"Let's see how you look when you get off your chemical, and then maybe we can get you off of our chemicals," Cahill said. "If they're sober and they're accessible, it's amazing what you can do with kids without having to give them medication."
Another theory points to the high-stress, media-intensive environments in which kids are raised. Children's brains are "sculpted" by their experiences, particularly by emotional or intense experiences. The more children are exposed to stress, anxiety and grief, the more their brains are hard-wired to react instinctively to emotional experiences, said Dr. L. Read Sulik, a child psychiatrist in Fargo, N.D.
"Our kids today are by and large stimulated at a much higher level and stressed at a much higher level than before," he said. "We should be stepping back and saying: What is changing that we are seeing such an increase in the number of children that are having significant emotional and behavioral problems?"
Sulik advises parents to teach "hyperaroused" children to soothe themselves. Stress breeds stress, he said, so frustrated parents will fuel frustrated children. Simple things like sufficient sleep, meals and exercise can help, he said.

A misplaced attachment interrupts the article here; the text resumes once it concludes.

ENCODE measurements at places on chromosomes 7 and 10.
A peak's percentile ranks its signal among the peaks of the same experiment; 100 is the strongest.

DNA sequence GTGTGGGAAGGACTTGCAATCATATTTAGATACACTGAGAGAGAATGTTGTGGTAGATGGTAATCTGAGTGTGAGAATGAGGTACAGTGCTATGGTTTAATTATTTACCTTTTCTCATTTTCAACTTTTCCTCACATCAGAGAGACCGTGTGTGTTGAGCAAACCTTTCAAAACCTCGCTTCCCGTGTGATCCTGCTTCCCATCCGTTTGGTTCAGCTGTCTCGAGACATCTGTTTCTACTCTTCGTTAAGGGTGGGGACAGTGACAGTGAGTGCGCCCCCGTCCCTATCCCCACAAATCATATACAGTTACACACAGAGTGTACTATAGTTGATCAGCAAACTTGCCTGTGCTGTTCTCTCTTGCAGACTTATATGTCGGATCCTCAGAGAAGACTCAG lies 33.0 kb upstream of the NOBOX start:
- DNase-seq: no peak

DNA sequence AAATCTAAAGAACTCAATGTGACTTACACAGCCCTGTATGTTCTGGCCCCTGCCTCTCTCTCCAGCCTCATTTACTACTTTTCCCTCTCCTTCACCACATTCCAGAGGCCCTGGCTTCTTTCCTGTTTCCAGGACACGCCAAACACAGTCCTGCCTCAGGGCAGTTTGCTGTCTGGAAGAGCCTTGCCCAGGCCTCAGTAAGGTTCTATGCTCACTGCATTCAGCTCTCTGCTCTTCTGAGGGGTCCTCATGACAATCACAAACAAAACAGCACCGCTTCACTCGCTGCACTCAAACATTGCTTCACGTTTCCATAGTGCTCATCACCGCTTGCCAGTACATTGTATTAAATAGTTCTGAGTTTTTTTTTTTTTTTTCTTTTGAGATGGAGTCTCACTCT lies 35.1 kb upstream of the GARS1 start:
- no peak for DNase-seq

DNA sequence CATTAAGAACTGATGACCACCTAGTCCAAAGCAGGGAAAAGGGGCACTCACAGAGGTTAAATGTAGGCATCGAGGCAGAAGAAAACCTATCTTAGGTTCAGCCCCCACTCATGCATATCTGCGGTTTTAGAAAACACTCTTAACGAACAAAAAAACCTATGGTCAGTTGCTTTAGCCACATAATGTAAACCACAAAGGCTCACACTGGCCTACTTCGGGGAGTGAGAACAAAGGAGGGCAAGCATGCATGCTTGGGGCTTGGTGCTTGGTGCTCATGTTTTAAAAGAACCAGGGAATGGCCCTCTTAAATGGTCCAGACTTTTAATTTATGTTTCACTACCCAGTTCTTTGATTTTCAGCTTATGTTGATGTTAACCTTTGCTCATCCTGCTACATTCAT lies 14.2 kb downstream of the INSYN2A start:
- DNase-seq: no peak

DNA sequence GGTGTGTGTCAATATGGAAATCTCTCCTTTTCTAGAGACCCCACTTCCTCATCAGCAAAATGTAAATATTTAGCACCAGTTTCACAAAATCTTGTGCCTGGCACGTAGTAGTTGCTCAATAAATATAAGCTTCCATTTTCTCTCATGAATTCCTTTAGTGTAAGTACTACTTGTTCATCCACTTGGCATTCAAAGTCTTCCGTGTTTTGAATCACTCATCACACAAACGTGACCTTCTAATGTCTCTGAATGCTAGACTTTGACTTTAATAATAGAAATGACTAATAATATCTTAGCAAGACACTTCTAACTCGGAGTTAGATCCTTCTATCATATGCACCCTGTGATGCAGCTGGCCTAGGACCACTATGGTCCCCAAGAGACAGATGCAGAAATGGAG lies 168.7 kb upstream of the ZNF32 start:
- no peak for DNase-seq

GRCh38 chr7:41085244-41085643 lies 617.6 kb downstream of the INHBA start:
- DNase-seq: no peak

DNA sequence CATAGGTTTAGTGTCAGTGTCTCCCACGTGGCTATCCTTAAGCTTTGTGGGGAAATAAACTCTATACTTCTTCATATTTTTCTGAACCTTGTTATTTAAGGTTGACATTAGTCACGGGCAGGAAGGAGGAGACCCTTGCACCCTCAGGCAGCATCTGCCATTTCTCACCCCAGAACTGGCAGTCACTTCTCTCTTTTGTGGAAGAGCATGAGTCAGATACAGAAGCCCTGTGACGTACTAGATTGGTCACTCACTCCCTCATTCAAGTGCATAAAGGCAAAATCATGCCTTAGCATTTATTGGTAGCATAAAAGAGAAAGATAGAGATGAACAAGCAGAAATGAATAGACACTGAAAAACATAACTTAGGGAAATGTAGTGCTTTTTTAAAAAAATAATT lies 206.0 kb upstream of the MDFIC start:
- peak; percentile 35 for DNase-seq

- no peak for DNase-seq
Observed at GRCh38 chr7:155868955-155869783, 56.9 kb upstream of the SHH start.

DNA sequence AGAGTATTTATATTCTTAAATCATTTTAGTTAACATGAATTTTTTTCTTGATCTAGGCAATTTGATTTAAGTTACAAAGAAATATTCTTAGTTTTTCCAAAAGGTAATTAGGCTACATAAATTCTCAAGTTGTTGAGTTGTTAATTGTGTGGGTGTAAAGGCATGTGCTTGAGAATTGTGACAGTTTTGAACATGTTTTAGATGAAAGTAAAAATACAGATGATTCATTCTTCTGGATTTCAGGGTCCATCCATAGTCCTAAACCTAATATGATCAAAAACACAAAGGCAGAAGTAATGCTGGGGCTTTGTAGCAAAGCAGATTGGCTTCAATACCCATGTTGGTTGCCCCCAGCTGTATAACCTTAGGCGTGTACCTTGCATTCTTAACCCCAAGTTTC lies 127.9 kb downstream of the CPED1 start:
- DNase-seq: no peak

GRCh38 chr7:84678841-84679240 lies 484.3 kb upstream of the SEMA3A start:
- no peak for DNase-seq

A national panel of child psychiatrists is creating a new disorder, called disruptive mood dysregulation disorder, that would fit more of these children better than a bipolar diagnosis.
The disorder would apply to children who are generally irritable and prone to temper outbursts out of proportion to the social situations they are in. Treatment is unclear, though studies are underway to determine if antidepressant drugs would help and whether antipsychotics are necessary.
Two existing conditions
Another theory comes from Dr. Stuart Kaplan, author of the book "Your Child Does Not Have Bipolar Disorder." The Pennsylvania psychiatrist believes children diagnosed with bipolar disorder suffer from two existing conditions: attention deficit/hyperactivity disorder, and oppositional defiant disorder.
The proposed new disorder is merely "bipolar light," in his view, and still implies the need for medication.
That's a distinction that has to do with the "mad or bad" debate. Bipolar is a "mad" disorder, an inherited chemical imbalance for which children can't be held accountable, he said. On the other hand, ODD is a "bad" disorder, a combination of temper and disregard for authority that requires therapy and discipline.
If he is right, Kaplan said, these children need therapy for ODD and stimulant drugs for ADHD -- drugs often denied to bipolar children for fear they will fuel their aggression. Regardless, the new disorder would be an improvement, Kaplan said, to the bipolar label that steers some kids to wrong treatments and dampens their outlooks for the future.
"Kids are growing up now and finding out they don't have bipolar disorder," he said. "One day, one of these kids is going to write a great memoir or make a great movie dramatizing the enormity of the injustice that's been done to them."
Jeremy Olson • 612-673-7744